In the past couple of weeks I have found myself in a bit of a rut. A culinary rut.  I kept scanning the kitchen for something that would satisfy my hunger and I kept coming up short. Then I realized that I have been cooking variations on a few themes as many of us do when we have busy schedules. It wasn’t that I was bored of any individual ingredient but more that I craved a set of flavors that were different from my instinctual repertoire. Ordinarily in this situation I would turn to favorite food blogs or my overflowing book shelf of inspirational cookbooks, but instead I went for good, old-fashioned, blind experimentation.

I had a physics teacher in high school who used to make my blood boil in lab because nine times out of ten, when I asked him a question about how to do something he would smirk, shrug, and say, “simple physics, figure it out.” It was so dismissive! So evasive! So TEACHERLY! I’d love to say that this method ended up working for me but I got an abysmal grade in Physics and to this day, really couldn’t define “simple physics” for you because the two words are clearly mutually exclusive. That being said, Mr. Smirky Physics Teacher probably did nurture in me a more fearless approach to experimentation and trial and error, a practice on which I have come to rely heavily in cooking.
My first plan was to make a roasted beet vinaigrette with the couple of un-juiced beets wallowing in the corner of my fridge. So I roasted beets, got busy with something else and left the beets to wallow again, this time peeled and cooked and placed prominently on the top shelf of the fridge so as not to be forgotten. The next day, while waiting in an absurdly long line to get an expensive, pour-over coffee at my local market, I spied a curious item: Smoked Olive Oil. As a rule I really dislike olive oils that have been infused and stuffed with other things before being bottled and sold as a “dipping oil”. But this intrigued me. It reminded me, suddenly, of a near perfect day in Barcelona, at a table with my family and a paella made from smoked rice. I bought the oil.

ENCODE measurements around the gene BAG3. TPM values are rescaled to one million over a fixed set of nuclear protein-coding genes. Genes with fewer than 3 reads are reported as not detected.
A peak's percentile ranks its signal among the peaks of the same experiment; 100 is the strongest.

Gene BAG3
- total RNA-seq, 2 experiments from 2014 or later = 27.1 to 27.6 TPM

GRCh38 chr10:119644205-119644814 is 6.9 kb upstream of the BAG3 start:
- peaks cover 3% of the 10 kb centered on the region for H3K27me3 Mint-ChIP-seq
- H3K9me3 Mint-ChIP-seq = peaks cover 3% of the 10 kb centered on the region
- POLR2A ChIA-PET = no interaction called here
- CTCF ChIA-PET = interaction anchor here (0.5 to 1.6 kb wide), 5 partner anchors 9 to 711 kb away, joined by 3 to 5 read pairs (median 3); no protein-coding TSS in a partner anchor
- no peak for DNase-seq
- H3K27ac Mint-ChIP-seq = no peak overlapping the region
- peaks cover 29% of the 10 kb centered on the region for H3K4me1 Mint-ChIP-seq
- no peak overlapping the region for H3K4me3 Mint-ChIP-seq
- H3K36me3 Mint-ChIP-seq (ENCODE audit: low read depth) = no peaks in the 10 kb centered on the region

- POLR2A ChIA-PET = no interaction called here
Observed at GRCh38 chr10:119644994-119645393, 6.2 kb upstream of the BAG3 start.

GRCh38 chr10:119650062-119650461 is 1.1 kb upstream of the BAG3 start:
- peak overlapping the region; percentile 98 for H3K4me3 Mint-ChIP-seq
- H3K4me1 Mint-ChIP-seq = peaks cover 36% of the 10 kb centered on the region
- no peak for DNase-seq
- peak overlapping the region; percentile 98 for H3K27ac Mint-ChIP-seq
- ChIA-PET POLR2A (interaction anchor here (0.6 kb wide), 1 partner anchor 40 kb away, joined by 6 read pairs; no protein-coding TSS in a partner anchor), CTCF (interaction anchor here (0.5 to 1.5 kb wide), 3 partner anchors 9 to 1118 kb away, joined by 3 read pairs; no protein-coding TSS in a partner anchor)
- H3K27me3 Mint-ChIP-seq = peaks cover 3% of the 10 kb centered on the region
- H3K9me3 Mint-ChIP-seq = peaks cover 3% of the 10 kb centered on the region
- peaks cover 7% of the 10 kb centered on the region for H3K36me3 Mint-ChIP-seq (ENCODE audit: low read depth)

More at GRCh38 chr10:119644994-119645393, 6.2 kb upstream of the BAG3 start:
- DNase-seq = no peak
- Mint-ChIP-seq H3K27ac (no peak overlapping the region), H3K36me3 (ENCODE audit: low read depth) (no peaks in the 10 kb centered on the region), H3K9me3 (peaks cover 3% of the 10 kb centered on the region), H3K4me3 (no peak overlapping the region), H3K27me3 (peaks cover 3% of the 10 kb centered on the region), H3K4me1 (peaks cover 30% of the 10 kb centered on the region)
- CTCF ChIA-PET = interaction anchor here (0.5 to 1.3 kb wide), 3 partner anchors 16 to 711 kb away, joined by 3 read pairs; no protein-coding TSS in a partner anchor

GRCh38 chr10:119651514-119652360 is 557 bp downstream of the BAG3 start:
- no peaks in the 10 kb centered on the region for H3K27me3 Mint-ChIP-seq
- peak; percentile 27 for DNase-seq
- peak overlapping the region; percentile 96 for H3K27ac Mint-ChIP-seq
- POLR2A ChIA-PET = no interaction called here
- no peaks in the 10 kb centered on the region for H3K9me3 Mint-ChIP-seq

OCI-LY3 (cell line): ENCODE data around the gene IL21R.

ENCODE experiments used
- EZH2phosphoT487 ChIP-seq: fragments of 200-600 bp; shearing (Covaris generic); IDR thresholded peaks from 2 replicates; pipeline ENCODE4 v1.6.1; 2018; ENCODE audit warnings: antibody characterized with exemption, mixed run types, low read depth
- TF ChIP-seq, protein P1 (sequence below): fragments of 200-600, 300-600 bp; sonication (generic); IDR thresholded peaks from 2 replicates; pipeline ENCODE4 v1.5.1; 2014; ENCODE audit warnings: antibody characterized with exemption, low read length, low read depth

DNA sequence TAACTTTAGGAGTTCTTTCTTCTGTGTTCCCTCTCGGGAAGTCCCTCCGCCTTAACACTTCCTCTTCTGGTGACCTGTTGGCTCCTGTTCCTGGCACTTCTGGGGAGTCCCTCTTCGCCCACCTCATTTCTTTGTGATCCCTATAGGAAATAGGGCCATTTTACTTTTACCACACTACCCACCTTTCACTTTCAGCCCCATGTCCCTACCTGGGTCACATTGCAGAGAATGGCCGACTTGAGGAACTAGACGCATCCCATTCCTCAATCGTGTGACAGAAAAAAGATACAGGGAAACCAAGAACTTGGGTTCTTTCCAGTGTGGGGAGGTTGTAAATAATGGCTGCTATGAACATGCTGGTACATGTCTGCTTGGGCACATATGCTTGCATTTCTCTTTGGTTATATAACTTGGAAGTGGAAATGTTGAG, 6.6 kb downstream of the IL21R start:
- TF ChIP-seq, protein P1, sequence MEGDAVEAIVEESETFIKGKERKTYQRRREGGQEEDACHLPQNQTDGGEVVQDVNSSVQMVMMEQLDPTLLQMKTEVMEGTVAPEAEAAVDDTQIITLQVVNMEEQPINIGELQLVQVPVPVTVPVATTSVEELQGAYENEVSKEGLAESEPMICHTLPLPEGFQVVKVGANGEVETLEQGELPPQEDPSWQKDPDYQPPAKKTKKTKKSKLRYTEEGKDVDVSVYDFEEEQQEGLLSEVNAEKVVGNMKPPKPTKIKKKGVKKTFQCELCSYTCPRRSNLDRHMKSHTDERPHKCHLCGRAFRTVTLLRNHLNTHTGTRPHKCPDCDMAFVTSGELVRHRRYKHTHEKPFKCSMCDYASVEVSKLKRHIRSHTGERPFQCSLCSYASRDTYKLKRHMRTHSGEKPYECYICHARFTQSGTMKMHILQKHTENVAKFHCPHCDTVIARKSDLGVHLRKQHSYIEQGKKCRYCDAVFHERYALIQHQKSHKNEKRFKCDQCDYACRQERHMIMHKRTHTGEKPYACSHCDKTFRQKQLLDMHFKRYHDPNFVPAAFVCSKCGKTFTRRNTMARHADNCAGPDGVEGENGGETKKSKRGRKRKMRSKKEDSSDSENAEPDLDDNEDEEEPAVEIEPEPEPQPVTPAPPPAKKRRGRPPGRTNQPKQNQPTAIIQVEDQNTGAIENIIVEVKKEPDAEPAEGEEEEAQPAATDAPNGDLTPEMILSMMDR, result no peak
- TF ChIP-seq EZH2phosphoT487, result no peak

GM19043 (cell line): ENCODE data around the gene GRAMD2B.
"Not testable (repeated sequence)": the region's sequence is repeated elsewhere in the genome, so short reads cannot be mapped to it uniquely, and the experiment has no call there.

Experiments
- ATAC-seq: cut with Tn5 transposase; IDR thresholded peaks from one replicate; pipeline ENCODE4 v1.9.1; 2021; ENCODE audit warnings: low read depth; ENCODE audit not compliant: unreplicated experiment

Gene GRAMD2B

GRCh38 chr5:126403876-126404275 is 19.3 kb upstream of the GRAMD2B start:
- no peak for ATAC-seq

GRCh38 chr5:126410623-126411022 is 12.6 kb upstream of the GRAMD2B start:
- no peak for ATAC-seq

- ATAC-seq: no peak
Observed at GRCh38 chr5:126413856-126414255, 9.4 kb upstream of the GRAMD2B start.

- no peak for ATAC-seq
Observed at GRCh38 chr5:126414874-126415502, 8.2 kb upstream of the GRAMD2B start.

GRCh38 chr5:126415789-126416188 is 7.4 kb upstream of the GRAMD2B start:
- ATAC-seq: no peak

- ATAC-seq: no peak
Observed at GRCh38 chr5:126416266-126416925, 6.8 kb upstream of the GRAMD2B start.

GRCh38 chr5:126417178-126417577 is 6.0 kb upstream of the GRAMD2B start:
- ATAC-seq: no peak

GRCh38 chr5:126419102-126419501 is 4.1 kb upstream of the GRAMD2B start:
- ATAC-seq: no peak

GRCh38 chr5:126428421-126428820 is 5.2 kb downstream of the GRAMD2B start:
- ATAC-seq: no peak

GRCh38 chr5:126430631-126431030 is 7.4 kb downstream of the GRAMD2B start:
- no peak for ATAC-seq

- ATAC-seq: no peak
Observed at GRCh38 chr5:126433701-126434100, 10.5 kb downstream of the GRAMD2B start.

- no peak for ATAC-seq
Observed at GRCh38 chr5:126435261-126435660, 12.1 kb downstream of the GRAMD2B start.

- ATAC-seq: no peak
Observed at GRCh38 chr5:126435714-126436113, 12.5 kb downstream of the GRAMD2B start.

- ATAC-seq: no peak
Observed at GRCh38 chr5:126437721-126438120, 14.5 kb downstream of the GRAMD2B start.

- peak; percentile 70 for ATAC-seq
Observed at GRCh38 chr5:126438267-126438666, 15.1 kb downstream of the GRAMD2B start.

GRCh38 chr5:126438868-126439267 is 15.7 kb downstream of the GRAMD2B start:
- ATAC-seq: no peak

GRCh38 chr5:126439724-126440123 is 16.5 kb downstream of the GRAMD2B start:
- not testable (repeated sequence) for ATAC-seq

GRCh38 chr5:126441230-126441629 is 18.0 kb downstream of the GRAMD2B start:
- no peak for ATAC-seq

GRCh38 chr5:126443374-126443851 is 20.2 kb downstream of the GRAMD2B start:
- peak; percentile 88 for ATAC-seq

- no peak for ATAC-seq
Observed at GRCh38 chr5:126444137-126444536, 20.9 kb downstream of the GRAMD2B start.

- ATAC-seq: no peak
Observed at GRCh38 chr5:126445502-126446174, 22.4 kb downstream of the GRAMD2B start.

When it comes to salad dressings I am pretty much a purist. Sure, I’ll dabble in the occasional novelty dressing, but in the day to day I gravitate towards simple vinaigrettes or even just a squeeze of lemon and a glug of good olive oil. In the spirit of play I decided to marry my roasted beets and my smoked olive oil and hope for a happy union. It took a lot of tasting and tweaking and you should know that the measurements in the recipe below are estimated at best. This is basically a non-recipe, recipe. I mean, you know, it’s simple cooking……

Note: I used about 8oz of beets and went for a pretty chunky dressing that had more of a spread-like texture than a classic salad dressing. I had leftovers for days which I then mixed into quinoa, added to sandwiches, and used as a dip. You will want to play and experiment to see what texture and consistency you like best.

Goat Cheese Toasts with Bitter Greens & Smoked Beet Vinaigrette
serves a couple people as a lunch or a gang as a party snack
A few slices of dark, dense, seeded bread. Ideally this one
1-2 cups bitter greens (chicory, radicchio, dandelion)
Good quality chevre
A few small beets (4-8oz peeled)
Rice Vinegar (or another mild vinegar you like)
Extra Virgin Olive Oil
Pre heat the oven to 425.
Peel the beets and quarter. If the beets are different sizes, try to get the pieces into roughly the same size so they roast evenly. Place on a sheet tray or in a roasting pan and drizzle lightly with olive oil. Roast until a fork goes evenly through the beet. About 40 minutes. Remove from the oven and let cool. This can be done a couple days ahead of time.
Once the beets are cool, place them in a food processor with about 6T of Smoked Olive Oil, 6T of regular olive oil, 4T of vinegar and a hefty pinch of salt. Pulse together until the beets are in small chunks or pureed. As I noted above, you will need to taste and adjust often to find the balance you want. It should be slightly sweet, bright with acidity and deeply smokey. Basically, you should want to eat it with a spoon.
Once you have your dressing as you like it, roughly chop your greens (I used young radicchio, broccoli rabe, dandelion, and kale). Bring a saucepan of salted water to a boil and toss the greens in, turning a bit until they are evenly wet and wilted. Remove from the water with tongs and let drain in a colander over the sink. This can be done a couple hours ahead of time or even the day before.
When you are ready to eat, toast thin slices of the bread. While the bread toasts, toss your greens and the beet vinaigrette together. Taste the greens and probably add more dressing. When the toasts are ready spread each slice with chevre while still piping hot so the cheese warms a bit and top each slice with the dressed greens, a pinch of flakey sea salt and a crack of black pepper. Congratulate yourself for your courage in the kitchen and enjoy.
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